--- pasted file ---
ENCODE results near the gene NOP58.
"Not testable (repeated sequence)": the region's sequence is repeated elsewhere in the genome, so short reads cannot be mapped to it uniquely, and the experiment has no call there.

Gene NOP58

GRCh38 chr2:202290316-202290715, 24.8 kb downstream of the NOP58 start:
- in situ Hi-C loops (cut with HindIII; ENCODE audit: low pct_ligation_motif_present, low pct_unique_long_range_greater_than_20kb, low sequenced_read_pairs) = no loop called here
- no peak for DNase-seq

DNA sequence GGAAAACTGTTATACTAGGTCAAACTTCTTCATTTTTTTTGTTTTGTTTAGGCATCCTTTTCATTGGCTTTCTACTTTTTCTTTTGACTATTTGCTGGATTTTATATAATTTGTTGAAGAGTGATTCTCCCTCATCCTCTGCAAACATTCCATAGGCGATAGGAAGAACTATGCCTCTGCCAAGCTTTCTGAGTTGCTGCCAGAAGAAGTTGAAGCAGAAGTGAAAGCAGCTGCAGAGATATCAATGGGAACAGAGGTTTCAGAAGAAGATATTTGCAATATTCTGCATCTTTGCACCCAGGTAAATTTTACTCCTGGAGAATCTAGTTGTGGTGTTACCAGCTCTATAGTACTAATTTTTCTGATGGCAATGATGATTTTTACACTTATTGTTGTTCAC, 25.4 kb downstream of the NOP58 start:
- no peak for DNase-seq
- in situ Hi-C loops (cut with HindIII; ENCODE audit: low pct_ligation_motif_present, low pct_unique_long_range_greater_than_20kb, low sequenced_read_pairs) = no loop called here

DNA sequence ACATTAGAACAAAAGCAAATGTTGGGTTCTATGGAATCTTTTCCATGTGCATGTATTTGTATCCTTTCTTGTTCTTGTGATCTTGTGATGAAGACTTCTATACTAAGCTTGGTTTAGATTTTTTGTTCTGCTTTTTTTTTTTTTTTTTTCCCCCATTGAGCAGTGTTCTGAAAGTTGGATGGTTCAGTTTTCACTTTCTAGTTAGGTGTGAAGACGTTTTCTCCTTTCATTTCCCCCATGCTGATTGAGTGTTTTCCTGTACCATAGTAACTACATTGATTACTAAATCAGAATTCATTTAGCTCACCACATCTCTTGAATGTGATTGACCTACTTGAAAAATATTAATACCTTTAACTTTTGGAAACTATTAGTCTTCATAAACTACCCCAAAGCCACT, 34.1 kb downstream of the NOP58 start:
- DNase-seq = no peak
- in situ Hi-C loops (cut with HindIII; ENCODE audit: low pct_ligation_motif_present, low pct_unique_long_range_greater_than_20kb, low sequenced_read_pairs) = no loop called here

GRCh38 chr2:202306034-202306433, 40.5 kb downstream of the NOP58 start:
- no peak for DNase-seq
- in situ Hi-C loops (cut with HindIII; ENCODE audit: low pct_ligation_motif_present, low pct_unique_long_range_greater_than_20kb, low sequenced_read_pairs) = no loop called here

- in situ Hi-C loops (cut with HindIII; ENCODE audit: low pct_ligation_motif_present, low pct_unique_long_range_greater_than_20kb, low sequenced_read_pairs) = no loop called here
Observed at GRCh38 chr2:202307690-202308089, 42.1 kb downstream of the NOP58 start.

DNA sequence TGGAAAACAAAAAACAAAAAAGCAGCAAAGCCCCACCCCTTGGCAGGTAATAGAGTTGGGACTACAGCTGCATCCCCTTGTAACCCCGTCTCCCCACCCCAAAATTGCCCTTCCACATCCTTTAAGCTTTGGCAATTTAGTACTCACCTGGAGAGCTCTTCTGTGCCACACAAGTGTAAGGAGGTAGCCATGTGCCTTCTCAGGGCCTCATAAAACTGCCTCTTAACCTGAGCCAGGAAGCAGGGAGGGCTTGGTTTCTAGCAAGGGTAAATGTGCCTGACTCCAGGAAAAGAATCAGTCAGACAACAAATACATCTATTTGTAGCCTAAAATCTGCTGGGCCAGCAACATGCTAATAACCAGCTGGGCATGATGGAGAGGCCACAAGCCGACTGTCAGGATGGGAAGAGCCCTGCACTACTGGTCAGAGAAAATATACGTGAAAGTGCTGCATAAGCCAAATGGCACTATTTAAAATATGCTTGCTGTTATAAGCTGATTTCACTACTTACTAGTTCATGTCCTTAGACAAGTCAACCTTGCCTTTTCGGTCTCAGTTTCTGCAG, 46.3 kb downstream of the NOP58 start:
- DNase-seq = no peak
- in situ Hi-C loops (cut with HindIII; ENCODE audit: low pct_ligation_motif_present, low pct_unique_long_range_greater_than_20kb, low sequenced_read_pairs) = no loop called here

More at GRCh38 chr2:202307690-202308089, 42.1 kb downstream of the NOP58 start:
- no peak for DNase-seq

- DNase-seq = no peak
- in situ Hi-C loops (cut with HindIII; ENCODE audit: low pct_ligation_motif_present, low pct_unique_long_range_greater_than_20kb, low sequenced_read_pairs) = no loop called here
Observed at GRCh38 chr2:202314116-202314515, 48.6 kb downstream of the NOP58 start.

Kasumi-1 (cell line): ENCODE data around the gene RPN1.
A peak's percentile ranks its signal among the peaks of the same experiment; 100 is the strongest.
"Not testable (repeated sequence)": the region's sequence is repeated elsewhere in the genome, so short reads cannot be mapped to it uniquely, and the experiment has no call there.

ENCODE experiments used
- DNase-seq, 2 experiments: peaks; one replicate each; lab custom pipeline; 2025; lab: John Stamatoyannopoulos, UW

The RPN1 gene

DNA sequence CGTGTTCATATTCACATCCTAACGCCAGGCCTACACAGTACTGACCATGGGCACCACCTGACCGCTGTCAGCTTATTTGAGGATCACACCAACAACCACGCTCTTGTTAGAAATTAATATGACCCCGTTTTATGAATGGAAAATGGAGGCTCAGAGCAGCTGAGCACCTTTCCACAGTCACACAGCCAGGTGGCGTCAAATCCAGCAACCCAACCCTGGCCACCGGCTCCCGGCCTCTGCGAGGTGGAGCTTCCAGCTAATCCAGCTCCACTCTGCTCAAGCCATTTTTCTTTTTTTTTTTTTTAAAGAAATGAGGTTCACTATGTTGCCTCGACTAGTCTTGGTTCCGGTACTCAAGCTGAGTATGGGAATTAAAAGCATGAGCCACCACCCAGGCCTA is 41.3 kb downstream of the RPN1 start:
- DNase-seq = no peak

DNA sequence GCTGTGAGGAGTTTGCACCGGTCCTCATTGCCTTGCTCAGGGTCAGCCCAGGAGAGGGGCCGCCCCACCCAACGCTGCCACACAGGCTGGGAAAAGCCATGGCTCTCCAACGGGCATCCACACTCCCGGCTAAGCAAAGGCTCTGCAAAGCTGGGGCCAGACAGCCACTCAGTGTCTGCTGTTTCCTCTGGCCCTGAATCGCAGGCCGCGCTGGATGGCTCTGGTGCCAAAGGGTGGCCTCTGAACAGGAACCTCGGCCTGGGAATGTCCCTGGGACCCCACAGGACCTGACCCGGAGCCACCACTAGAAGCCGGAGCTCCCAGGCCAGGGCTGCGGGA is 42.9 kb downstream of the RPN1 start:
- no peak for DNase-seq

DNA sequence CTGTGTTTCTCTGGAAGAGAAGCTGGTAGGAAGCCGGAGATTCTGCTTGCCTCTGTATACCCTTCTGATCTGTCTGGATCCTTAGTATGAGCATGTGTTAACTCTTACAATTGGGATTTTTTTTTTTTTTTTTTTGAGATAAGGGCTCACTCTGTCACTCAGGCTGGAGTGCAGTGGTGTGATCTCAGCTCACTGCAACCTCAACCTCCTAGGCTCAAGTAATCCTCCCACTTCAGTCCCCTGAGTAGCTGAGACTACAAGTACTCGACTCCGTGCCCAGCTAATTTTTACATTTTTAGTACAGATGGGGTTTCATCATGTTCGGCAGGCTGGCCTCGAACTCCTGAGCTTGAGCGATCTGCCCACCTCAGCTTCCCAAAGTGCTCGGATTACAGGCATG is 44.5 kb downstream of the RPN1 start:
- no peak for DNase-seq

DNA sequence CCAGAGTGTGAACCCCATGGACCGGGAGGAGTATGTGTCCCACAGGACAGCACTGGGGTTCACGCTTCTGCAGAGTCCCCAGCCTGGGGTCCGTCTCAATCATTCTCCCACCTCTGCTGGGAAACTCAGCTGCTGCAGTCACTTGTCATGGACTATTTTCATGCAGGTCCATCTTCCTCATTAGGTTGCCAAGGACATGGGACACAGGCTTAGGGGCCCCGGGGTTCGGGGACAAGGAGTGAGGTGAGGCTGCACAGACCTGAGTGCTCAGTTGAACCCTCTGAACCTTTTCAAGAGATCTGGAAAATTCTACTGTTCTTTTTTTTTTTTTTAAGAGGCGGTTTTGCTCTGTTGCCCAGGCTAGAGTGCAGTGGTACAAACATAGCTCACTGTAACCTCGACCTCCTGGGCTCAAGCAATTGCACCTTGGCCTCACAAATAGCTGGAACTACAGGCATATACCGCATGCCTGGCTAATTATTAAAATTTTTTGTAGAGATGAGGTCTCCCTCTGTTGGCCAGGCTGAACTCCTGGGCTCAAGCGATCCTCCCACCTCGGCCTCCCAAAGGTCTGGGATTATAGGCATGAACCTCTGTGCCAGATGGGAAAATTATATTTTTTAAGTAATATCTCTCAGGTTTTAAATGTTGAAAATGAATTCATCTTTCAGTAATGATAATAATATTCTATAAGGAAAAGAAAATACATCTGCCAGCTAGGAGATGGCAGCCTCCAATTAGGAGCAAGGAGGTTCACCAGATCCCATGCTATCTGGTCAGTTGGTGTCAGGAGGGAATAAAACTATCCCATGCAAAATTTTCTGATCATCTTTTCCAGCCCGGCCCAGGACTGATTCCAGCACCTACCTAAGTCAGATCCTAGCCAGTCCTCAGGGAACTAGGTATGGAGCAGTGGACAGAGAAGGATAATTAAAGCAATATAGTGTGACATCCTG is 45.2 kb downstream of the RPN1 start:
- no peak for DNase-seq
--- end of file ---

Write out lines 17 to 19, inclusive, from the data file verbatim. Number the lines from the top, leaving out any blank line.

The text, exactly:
Observed at GRCh38 chr2:202307690-202308089, 42.1 kb downstream of the NOP58 start.

DNA sequence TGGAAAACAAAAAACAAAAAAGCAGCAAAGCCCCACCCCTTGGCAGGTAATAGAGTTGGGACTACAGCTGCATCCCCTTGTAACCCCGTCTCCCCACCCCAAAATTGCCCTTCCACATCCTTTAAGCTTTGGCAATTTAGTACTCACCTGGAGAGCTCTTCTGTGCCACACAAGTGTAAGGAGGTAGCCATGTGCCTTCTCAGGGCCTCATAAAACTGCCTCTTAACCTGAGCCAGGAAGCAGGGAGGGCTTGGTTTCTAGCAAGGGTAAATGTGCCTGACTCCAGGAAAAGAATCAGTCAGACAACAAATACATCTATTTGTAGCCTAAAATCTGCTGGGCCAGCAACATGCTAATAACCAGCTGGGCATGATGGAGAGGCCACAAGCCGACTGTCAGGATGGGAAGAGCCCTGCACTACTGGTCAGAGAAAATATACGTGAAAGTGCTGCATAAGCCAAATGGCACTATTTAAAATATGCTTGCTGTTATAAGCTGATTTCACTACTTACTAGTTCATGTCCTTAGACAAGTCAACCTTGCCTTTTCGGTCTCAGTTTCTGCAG, 46.3 kb downstream of the NOP58 start:
- DNase-seq = no peak